Advisory: IIS 4.0 and 5.x metabase can reveal plaintext passwords
We knew that Windows NT/2000 passwords are stored in at least 7 different places across
the system. Here is a 8th place: the IIS metabase.
IIS uses its own configuration database, named "metabase", which can
be compared to the Windows Registry: the metabase is organised in Hives,
Keys and Values. It is stored in the following file:
The IIS metabase contains these passwords:
- IUSR_ComputerName account password,
- IWAM_ComputerName account password,
- UNC username and password used to connect to another server if one of
your virtual directories is located there,
- The user name and password used to connect to the ODBC DSN called
"HTTPLOG" (if you chose to store your Logs into a database).
Note that the usernames are in unicode, clear text, that the passwords are
srambled in the metabase.bin file, and that only Administrators and SYSTEM
have permissions on this file.
BUT a few lines of code in C++, in WSH or in an ASP page allow to print
these passwords in CLEAR TEXT.
The user name and password used to connect to the Logs DSN could allow a
malicious user to delete traces of his activities on the server.
Obviously this represents a significant risk for Web servers that allow
logons and/or remote access, although I did not see any exploit of the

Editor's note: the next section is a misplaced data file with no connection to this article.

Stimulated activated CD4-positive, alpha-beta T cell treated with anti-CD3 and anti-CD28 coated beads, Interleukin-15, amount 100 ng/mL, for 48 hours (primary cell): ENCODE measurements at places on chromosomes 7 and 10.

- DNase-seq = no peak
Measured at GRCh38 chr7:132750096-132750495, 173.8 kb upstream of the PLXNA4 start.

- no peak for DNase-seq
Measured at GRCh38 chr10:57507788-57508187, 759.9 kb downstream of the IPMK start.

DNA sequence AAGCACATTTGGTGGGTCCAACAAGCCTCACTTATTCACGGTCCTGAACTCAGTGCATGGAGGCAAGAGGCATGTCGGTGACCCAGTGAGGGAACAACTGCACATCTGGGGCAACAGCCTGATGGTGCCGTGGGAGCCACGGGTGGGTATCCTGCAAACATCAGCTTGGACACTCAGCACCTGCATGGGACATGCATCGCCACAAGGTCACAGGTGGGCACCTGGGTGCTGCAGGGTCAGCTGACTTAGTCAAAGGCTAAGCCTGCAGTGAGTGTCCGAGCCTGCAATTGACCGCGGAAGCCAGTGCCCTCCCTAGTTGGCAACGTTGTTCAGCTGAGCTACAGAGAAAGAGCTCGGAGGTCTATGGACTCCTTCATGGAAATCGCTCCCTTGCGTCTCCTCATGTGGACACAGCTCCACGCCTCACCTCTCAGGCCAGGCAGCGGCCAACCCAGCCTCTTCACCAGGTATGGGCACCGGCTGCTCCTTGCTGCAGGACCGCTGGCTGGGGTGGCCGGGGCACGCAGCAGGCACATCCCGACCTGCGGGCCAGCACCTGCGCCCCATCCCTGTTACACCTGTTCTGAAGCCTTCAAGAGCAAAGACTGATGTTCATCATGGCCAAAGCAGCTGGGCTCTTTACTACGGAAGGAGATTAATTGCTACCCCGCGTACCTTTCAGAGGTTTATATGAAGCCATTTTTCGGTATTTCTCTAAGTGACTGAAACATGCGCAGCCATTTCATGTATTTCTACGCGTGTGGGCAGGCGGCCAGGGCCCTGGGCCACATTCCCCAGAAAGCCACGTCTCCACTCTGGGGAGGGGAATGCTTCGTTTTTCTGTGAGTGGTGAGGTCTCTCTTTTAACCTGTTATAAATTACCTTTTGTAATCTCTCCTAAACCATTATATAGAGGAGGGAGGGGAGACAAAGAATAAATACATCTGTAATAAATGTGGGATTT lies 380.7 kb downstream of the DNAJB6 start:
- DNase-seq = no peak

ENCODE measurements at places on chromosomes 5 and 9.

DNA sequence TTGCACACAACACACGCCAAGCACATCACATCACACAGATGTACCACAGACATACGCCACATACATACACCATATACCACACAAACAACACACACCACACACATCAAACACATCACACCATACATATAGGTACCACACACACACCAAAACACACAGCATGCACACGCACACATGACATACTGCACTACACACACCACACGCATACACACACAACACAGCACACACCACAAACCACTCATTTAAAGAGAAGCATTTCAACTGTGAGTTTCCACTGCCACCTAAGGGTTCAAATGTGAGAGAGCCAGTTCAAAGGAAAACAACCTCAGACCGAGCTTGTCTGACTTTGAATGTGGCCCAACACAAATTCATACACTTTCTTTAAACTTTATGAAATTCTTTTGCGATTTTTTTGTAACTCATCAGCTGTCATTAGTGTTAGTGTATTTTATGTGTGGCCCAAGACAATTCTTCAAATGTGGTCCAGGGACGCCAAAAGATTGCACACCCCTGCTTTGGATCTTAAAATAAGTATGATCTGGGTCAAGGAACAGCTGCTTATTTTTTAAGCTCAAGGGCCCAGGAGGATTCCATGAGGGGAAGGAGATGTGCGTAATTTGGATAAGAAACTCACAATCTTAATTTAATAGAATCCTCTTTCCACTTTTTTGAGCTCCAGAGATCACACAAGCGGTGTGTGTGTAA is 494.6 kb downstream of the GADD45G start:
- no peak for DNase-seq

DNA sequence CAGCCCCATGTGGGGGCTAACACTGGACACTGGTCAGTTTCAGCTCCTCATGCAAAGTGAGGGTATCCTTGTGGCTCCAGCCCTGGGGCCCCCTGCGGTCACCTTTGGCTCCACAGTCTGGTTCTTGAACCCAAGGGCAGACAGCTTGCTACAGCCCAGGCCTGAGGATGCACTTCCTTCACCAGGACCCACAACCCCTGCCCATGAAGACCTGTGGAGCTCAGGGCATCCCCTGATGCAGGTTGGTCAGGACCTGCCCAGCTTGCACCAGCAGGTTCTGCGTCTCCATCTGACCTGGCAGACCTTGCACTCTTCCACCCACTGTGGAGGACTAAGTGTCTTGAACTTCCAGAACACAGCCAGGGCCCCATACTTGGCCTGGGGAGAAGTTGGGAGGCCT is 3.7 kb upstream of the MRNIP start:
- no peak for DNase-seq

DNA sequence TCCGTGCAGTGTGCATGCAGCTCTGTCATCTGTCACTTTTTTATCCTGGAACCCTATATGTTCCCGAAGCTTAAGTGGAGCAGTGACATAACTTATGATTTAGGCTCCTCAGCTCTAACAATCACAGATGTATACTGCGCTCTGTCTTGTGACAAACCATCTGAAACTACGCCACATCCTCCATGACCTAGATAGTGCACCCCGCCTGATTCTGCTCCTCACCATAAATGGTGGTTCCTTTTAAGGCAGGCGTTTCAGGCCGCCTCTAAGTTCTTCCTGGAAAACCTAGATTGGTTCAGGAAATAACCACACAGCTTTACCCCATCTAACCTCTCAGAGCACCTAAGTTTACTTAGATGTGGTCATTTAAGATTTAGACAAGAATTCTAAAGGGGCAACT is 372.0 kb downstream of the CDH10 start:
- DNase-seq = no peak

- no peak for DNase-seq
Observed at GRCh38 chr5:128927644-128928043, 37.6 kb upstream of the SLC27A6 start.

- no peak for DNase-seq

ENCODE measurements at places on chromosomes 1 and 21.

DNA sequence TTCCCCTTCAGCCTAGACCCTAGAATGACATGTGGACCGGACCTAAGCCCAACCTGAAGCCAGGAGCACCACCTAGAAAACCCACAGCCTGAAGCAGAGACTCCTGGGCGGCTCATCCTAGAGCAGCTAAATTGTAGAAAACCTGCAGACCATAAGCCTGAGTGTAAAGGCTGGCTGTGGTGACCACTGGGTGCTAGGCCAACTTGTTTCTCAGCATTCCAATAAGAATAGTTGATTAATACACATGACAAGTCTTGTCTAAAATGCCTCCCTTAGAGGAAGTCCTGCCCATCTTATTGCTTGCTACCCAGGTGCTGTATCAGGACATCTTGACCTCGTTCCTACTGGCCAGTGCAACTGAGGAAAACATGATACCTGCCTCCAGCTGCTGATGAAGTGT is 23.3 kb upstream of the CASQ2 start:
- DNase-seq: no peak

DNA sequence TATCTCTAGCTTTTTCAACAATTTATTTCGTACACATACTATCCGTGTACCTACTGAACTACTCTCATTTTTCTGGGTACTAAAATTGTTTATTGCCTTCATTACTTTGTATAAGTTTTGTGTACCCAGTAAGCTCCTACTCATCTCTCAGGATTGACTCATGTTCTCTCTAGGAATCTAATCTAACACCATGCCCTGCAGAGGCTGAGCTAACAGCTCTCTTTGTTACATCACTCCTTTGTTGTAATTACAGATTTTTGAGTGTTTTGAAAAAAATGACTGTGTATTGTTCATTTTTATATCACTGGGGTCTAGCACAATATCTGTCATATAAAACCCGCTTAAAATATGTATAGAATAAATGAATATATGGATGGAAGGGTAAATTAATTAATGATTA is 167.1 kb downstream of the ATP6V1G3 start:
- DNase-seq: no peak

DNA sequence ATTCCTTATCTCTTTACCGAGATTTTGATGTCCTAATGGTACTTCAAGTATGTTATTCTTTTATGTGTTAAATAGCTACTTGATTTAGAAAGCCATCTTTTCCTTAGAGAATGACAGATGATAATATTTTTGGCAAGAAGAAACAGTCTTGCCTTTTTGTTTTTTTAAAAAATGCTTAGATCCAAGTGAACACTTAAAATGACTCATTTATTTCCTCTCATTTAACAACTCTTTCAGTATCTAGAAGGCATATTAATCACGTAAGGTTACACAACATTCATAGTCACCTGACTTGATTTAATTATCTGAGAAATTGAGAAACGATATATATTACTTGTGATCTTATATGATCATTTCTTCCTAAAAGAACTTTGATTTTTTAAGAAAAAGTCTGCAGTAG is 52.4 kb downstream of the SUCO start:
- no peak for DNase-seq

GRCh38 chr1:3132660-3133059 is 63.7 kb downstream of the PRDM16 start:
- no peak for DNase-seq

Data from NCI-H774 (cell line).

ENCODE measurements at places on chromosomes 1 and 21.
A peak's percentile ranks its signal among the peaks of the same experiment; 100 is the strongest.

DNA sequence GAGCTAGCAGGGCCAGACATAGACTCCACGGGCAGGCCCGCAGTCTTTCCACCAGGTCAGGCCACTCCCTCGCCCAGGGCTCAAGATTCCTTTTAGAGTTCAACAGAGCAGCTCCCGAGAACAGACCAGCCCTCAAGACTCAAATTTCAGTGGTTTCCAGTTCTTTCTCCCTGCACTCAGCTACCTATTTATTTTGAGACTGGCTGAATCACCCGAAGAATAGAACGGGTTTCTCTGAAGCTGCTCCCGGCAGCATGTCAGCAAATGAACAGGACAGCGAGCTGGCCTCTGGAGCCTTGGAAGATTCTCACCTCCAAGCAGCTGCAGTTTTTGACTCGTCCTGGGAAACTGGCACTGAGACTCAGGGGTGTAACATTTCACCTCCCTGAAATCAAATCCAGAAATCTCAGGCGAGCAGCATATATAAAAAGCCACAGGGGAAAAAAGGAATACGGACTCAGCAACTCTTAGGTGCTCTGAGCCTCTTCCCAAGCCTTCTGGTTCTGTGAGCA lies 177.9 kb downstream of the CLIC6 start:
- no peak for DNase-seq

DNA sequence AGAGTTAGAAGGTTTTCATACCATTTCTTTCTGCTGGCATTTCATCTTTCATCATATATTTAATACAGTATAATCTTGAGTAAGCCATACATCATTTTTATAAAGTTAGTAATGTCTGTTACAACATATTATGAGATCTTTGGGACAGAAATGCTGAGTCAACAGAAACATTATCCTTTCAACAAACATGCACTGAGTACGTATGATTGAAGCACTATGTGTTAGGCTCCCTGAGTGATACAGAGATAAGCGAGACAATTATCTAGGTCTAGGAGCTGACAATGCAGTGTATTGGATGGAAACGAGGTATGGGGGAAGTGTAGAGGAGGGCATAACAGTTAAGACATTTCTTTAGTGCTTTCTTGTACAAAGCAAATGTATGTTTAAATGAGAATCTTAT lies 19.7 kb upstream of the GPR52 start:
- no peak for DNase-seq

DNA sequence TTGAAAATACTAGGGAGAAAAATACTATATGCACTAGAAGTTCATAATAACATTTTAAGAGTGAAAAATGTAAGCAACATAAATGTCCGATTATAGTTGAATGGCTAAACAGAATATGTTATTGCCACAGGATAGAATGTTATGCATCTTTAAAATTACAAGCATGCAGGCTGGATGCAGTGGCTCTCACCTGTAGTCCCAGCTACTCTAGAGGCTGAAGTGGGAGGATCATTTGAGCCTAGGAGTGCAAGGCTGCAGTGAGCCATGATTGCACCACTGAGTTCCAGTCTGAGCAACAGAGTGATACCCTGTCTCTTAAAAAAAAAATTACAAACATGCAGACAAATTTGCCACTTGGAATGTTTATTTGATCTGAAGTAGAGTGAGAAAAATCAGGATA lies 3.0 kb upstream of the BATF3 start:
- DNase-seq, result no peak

problem I am reporting yet. Here is an example of what can be gathered:
© Patrick Chambet 1998
--- UNC User ---
UNC User name: 'Lou'
UNC User password: 'Microsoft'
UNC Authentication Pass Through: 'False'
--- Anonymous User ---
Anonymous User name: 'IUSR_SERVER'
Anonymous User password: 'x1fj5h_iopNNsp'
Password synchronization: 'False'
--- IIS Logs DSN User ---
ODBC DSN name: 'HTTPLOG'
ODBC table name: 'InternetLog'
ODBC User name: 'InternetAdmin'
ODBC User password: 'xxxxxx'
--- Web Applications User ---
WAM User name: 'IWAM_SERVER'
WAM User password: 'Aj8_g2sAhjlk2'
Default Logon Domain: ''
For example, you can imagine the following scenario:
A user Bob is allowed to logon only on a server hosting IIS 4.0, say
server (a). He does not need to be an Administrator. He can be for example
an IIS 4.0 Web Site Operator. Then, he launches the IISPwds tool that extracts
the login name and password of the account used to access to a virtual
directory located on another server, say (b).
Now, Bob can use these login name and passord to logon on server (b).
And so forth...
Microsoft was informed of this vulnerability, but did not consider that the threat due to this vulnerability was worth a patch...
The tool: IISPwds
IISPwds shows the passwords of the NT accounts cited above and used by Microsoft IIS 4.0 and 5.x in clear text. Note that this is a local version only. The version capable of retreiving remote passwords will not be released.
Go to the tools page to try other useful utilities.